Our two new bishops: Rojas,Wypych

By Michelle Martin | Staff writer
Sunday, June 19, 2011

The Archdiocese of Chicago has two new auxiliary bishops, both from within its own clergy and both immigrants. Cardinal George announced June 13 that Pope Benedict XVI had named Father Andrew Wypych, 56, pastor of St. Francis Borgia Parish, 8033 W. Addison St., and Father Alberto Rojas, 46, pastor of Good Shepherd Parish, 2719 S. Kolin Ave., to serve as bishops.

“We are all of us grateful that the Holy Father has again shown his solicitude for this archdiocese and has given us two bishops from the clergy of the archdiocese itself who are experienced pastors and who are known to the priests and the people and whom I’m most grateful to have now as helper bishops, auxiliary bishops, in order to be sure that the office of bishop is well taken care of,” the cardinal said at the press conference introducing the new bishops.

Their roots

Bishop-designate Wypych came to Chicago in 1983, four years after being ordained for the Archdiocese of Krakow, Poland. Bishop- designate Rojas was ordained for the Archdiocese of Chicago in 1997 after studying at a seminary in Mexico and University of St. Mary of the Lake/Mundelein Seminary.

Bishop-designate Wypych will be responsible for administering Vicariate V, which includes much of the southwest of the archdiocese, and will be Cardinal George’s delegate to the Polish community in the archdiocese. Archbishop Gustavo Garcia-Siller of San Antonio was the episcopal vicar for that area until last fall.

Bishop-designate Rojas will be responsible for Vicariate III, which includes the West and near Southwest and Northwest sides of Chicago, as well as serving as Cardinal George’s liaison to Hispanic Catholics. Auxiliary Bishop John Manz, who is currently administering Vicariates III and IV, will be episcopal vicar for Vicariate IV. Vicariate IV was the responsibility of Springfield Bishop Thomas Paprocki until last spring.

The two new bishops will likely be ordained and installed sometime in August.

Thankful, grateful

In his comments, Bishop-designate Wypych thanked the pope and the cardinal for their confidence and trust.

“I pledge my loyalty to His Holiness and also my prayers,” Bishop- designate Wypych said. “I would not become a bishop without the pastoral care of His Eminence Cardinal Francis George for this local church of the Archdiocese of Chicago, and in my particular case, for a segment of this church which is Polonia.”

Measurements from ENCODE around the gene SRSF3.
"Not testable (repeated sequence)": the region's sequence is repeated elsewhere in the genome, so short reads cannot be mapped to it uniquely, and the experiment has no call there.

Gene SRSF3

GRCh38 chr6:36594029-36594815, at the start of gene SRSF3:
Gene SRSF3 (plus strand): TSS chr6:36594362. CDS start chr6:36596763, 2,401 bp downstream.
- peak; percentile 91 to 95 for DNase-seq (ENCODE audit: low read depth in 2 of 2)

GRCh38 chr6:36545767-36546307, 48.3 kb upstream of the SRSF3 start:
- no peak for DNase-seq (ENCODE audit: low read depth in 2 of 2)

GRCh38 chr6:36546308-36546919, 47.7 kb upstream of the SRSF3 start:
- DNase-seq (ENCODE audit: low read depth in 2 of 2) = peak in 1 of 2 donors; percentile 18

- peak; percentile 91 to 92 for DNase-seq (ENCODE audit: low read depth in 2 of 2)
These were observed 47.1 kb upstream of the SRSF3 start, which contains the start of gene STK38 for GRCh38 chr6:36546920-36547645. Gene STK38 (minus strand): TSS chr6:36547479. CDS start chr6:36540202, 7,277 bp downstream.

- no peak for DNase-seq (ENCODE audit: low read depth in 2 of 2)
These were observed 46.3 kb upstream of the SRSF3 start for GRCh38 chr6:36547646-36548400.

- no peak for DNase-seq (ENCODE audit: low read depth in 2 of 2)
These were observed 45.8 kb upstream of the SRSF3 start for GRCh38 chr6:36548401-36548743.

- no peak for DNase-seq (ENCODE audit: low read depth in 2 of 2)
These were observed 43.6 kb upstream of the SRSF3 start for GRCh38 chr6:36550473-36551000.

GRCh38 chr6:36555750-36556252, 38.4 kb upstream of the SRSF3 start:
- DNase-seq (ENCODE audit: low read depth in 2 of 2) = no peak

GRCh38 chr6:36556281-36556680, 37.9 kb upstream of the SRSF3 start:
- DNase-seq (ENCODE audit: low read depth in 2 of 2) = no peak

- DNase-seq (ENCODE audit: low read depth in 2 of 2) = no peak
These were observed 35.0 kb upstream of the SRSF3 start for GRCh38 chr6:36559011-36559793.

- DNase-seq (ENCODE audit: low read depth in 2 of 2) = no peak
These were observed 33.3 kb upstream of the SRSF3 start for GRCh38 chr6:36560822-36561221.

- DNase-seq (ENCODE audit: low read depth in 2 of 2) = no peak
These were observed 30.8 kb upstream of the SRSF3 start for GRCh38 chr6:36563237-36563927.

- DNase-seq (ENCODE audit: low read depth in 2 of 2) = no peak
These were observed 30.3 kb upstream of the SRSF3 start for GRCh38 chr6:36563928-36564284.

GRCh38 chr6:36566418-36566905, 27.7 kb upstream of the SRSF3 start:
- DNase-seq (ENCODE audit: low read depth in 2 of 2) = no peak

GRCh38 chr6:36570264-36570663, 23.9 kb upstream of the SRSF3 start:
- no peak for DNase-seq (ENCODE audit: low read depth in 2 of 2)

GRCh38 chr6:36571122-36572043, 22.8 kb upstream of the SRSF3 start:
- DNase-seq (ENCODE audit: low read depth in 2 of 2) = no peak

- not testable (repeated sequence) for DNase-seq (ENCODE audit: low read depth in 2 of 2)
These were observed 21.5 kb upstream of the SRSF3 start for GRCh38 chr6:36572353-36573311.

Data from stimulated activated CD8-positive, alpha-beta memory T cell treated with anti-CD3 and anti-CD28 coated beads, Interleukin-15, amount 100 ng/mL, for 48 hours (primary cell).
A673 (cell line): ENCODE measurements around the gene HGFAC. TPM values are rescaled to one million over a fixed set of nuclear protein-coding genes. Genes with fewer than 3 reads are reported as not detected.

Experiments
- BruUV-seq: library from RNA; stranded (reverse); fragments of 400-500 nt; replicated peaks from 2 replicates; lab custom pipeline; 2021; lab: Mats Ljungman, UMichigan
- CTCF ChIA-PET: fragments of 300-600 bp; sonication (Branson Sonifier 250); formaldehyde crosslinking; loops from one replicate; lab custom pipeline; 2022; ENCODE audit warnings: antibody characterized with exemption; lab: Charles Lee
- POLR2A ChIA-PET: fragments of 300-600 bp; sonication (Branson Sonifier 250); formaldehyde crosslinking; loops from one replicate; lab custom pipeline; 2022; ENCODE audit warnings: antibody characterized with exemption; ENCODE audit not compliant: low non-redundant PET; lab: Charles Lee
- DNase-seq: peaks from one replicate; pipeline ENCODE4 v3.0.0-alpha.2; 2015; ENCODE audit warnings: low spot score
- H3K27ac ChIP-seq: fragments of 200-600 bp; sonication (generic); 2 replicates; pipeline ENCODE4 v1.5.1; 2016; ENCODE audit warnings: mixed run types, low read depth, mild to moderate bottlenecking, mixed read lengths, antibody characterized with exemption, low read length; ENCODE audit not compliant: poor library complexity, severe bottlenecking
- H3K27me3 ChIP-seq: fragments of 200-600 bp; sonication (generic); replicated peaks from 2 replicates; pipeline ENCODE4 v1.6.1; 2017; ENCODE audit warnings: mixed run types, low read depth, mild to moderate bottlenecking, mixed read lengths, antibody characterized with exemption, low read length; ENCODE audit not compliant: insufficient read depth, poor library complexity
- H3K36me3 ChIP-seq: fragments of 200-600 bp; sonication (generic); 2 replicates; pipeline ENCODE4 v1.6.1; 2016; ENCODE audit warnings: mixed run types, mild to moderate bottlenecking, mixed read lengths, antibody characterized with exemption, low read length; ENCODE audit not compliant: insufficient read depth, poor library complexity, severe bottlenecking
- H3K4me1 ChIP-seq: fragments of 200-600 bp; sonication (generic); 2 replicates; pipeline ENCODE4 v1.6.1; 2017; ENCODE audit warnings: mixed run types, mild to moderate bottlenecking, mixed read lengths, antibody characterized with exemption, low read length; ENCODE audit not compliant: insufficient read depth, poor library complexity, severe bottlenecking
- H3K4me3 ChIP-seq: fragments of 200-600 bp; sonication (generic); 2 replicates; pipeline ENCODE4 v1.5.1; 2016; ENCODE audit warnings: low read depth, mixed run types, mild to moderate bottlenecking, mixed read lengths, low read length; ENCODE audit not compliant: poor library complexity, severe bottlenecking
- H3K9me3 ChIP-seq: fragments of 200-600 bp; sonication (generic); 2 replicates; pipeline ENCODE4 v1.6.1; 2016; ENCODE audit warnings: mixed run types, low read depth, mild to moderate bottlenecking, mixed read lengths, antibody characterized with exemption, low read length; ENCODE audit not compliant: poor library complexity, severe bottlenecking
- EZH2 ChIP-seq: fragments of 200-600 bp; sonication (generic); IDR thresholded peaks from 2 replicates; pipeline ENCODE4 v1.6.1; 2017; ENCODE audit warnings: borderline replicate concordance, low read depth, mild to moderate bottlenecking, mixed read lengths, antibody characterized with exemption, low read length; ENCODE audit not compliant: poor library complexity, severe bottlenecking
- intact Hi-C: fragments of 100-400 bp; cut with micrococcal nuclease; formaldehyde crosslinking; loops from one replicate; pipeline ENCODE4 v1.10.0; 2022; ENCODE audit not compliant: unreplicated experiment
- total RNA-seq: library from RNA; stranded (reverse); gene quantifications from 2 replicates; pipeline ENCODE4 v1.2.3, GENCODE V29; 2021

Bishop-designate Rojas said he felt a “strong sense of gratitude” to God, for first of all calling him to the priesthood, and to the cardinal for his confidence and to his brother bishops for their support. All of Chicago’s active auxiliary bishops except Bishop Manz attended the announcement.

Bishop Manz was in Seattle for committee meetings in advance of the U.S. Conference of Catholic Bishops general meeting later in the week. With the June 13 appointment, the number of auxiliary bishops in the archdiocese returns to six.

“Coming from outside and learning the language and studying here has been a challenge, but a blessing as well,” Bishop-designate Rojas said.” It’s been a good 14 years as a priest. I hope I can also be a wonderful connection to the Hispanic community. I’m going to do the best I can. I can only do what I can do. I leave the rest to God.”

Bishop-designate Rojas has been pastor at Good Shepherd for less than a year after spending seven years as director of Hispanic ministry at Mundelein Seminary. He became pastor after Father Marco Mercado left the parish to become the archdiocesan director of the Office for Hispanic Catholics last July.

Mercado, who was ordained the year after Bishop-designate Rojas, said the new bishop is a good friend and a good pastor. A musician — the new bishop plays guitar and sings — and art aficionado, Bishop-designate Rojas was Mercado’s choice to become pastor of Good Shepherd.

Bishop-designate Wypych has served as associate pastor, pastor or administrator at several archdiocesan parishes. He has been pastor at St. Francis Borgia since 2002. Before that, he was at St. Pancratius Parish as associate pastor, administrator and pastor since 1986. He also served as administrator and then pastor of Five Holy Martyrs Parish while he was pastor at St. Pancratius.

Bishop-designate Wypych was ordained a deacon by the future Pope John Paul II in Krakow.

“It seems that God used me to make a history,” Bishop-designate Wypych said. “I was the first Polish priest incardinated to the Archdiocese of Chicago, I was the first pastor not ordained in the Archdiocese of Chicago and later I was the first pastor over two parishes at the same time — St. Pancratius and Five Holy Martyrs.”

Wypych said he is grateful that Cardinal George recognizes the needs of the archdiocese’s Polish community.

“I’m very happy that the cardinal has a vision recognizing the needs of Polonia,” he said. “I hope that we as Polonia stay together, therefore I ask for your prayers, so we can meet the challenges given to us by Jesus and the church in Chicago.”

A bit of advice

After the announcement, Auxiliary Bishops Joseph Perry and Francis Kane said they were very pleased with the choices for new auxiliary bishops. “My advice would be to just be good pastors,” said Bishop Kane. “And they are.”

Cardinal George said that when the pope is going to appoint auxiliary bishops, the ordinary of the diocese — in this case, him — submits names to the apostolic nuncio, along with suggestions of other priests, laypeople and religious to consult.

“That’s to make the consultation as broad as possible,” he said. “It can also make the process take a very long time.”

After the apostolic nuncio finishes his consultations, he forwards the information to the Congregation for Bishops in Rome, who examines the dossiers and forwards the information with its recommendations to the pope.